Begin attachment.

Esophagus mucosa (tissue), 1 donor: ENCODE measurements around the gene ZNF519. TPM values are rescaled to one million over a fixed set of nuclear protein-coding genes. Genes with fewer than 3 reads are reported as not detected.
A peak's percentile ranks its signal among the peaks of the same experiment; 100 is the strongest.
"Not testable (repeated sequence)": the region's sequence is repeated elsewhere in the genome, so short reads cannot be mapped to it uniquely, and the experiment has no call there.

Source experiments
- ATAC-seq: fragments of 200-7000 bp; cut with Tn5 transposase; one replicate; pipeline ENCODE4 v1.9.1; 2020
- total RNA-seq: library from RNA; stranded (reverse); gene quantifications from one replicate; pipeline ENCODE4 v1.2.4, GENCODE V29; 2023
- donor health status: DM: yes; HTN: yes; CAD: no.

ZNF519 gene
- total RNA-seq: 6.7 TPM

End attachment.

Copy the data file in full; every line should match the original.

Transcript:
Esophagus mucosa (tissue), 1 donor: ENCODE measurements around the gene ZNF519. TPM values are rescaled to one million over a fixed set of nuclear protein-coding genes. Genes with fewer than 3 reads are reported as not detected.
A peak's percentile ranks its signal among the peaks of the same experiment; 100 is the strongest.
"Not testable (repeated sequence)": the region's sequence is repeated elsewhere in the genome, so short reads cannot be mapped to it uniquely, and the experiment has no call there.

Source experiments
- ATAC-seq: fragments of 200-7000 bp; cut with Tn5 transposase; one replicate; pipeline ENCODE4 v1.9.1; 2020
- total RNA-seq: library from RNA; stranded (reverse); gene quantifications from one replicate; pipeline ENCODE4 v1.2.4, GENCODE V29; 2023
- donor health status: DM: yes; HTN: yes; CAD: no.

ZNF519 gene
- total RNA-seq: 6.7 TPM